With unemployment still sitting around 9%, many people who are offered a job take it without hesitation. My advice is when you are offered a job, make a counter-offer on the salary. Why? Because it is in your best interest. (This post show you how.)
Most all jobs have a range for salaries. It should not surprise you that most companies will start you off at the low end of that range. You are not proven to the new company yet. But this does not mean they will not pay you more than they are offer you at first. Do not be intimidated. The human resources representative deals with salary negotiations all of the time. The worst they can do is say no.
You may be asking, what is the real benefit of asking for more money? The benefit is more money. Much more money. Take a look at the graph below (clicking on it will enlarge it). It depicts two starting salaries: the red line is a starting salary of $35,000 per year. The blue line is a starting salary of $40,000 per year. As you follow the lines, the difference doesn’t seem that big. But here are the numbers: In 25 years, the person that started off making $35,000 per year is now making just over $71,000. Not bad. The person that started off making $40,000? They are currently making just over $81,000 per year. (Note: I am not accounting for inflation, just a 3% annual raise.)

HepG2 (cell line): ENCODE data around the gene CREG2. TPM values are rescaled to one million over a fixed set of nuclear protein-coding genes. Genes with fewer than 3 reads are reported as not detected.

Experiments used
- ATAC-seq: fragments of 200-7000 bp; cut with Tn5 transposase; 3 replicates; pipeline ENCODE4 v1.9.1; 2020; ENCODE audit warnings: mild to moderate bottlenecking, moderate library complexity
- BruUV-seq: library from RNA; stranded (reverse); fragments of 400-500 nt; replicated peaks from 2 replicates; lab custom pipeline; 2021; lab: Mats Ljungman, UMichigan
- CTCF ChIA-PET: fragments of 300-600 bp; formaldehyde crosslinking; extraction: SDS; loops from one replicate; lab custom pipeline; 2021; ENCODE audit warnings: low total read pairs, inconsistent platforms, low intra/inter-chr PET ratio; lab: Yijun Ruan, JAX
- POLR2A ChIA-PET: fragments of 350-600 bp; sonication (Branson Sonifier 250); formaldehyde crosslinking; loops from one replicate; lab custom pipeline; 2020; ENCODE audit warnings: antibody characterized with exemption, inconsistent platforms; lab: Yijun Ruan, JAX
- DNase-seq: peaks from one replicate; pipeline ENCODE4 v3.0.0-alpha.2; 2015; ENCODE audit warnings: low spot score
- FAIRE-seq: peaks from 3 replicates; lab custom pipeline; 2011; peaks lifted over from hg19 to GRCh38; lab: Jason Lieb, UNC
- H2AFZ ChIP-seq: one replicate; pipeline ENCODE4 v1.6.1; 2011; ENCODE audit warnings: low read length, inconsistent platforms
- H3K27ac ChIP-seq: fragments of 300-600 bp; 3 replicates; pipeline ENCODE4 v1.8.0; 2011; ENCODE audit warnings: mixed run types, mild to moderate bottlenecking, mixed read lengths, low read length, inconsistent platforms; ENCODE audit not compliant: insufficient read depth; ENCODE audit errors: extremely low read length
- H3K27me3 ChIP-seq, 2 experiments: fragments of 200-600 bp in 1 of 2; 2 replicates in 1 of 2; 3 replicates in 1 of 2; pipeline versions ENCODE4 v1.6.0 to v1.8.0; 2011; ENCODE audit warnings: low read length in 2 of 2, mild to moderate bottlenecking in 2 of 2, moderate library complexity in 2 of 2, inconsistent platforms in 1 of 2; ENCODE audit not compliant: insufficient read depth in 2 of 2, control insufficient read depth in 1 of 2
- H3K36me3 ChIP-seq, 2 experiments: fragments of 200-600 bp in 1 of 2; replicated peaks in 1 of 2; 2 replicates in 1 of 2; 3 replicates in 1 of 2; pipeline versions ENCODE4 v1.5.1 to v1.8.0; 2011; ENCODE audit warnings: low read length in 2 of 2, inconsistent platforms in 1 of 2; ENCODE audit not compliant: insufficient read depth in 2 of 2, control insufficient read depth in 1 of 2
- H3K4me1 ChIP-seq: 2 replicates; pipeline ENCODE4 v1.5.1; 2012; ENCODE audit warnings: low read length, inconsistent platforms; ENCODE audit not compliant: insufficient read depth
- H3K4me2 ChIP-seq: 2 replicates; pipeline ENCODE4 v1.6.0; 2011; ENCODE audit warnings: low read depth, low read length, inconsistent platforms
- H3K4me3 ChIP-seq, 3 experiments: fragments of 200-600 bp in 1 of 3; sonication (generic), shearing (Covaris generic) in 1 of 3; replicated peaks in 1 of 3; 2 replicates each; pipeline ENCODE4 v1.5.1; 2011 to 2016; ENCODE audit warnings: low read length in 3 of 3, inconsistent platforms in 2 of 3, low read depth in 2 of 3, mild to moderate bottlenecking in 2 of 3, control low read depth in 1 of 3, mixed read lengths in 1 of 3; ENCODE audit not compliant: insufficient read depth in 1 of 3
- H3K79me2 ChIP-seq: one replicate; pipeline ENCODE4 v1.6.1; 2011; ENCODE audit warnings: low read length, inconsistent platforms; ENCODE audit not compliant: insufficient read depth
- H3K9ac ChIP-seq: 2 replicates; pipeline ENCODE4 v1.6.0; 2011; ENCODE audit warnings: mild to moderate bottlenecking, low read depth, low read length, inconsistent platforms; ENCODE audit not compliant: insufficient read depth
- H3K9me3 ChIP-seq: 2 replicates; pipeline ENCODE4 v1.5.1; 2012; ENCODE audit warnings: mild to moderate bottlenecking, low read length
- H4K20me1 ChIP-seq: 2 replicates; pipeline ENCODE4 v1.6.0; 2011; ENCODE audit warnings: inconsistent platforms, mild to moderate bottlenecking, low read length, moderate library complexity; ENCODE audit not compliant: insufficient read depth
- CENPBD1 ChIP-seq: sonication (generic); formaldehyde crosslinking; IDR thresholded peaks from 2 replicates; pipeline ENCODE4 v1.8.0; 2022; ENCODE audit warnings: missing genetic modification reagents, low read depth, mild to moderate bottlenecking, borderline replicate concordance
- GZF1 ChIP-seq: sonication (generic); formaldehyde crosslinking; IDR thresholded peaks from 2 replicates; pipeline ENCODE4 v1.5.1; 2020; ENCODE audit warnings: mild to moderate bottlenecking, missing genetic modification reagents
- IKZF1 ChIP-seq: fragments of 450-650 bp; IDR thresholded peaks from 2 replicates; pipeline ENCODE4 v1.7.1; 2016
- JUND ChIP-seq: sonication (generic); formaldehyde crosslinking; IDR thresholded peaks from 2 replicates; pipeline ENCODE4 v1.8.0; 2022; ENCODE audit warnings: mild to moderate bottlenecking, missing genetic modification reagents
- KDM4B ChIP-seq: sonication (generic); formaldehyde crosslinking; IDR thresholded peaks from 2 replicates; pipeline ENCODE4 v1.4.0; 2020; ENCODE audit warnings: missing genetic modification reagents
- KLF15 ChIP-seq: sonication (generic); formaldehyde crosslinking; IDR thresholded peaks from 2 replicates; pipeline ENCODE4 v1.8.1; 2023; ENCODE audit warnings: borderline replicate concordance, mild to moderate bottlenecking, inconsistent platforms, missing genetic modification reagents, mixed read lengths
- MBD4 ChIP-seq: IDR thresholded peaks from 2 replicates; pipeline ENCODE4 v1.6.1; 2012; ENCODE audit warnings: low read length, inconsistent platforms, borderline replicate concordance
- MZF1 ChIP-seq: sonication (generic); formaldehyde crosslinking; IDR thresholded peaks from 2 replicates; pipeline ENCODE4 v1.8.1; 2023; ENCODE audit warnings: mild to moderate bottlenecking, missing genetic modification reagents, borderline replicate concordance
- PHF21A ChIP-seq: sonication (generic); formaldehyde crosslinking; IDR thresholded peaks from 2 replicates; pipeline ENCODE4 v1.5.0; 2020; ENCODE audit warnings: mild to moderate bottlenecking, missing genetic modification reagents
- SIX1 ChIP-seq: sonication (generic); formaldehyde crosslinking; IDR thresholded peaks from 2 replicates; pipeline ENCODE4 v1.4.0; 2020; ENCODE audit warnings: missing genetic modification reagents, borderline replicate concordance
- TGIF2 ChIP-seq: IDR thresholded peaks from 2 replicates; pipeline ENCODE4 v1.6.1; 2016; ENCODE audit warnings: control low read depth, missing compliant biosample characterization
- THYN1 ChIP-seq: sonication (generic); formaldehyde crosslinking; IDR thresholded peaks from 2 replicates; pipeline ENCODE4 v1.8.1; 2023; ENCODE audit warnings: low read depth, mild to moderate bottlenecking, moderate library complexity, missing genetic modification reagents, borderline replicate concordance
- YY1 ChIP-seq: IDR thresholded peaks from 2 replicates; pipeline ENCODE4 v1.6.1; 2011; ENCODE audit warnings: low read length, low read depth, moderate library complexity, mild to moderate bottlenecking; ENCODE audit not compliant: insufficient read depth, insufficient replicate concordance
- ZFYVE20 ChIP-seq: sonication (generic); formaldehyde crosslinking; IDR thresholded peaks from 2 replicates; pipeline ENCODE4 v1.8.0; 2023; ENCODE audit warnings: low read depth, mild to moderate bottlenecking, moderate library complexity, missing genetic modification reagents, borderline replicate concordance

The difference is $10,000. Big, but not earth shattering. If we look deeper though, you will see the larger issue: Over the course of the 25 years, the person that started off at $40,000 per year ended up making a total of over $182,000 more than the person that started out at $35,000.
By not counter-offering, you are giving up $182,000 over the course of 25 years. All you have to do is ask. Is it worth $182,000 to you to ask for more money? I hope you answered yes.
A few final points
- When counter-offering, you cannot simply make a number up out of thin air. You have to have an idea of the salary range for your position and a reason why you deserve more money. You can go online to get an idea of salary ranges for your position.
- What I tend to do is determine what my ideal number is. Then I make a counter-offer a little higher. The employer comes back usually somewhere in between, which is close to my ideal number.
- If you counter-offer and do not get what you want, ask to meet in the middle and then have a review of your performance in 6 months with the opportunity to get a raise then. (This worked for me)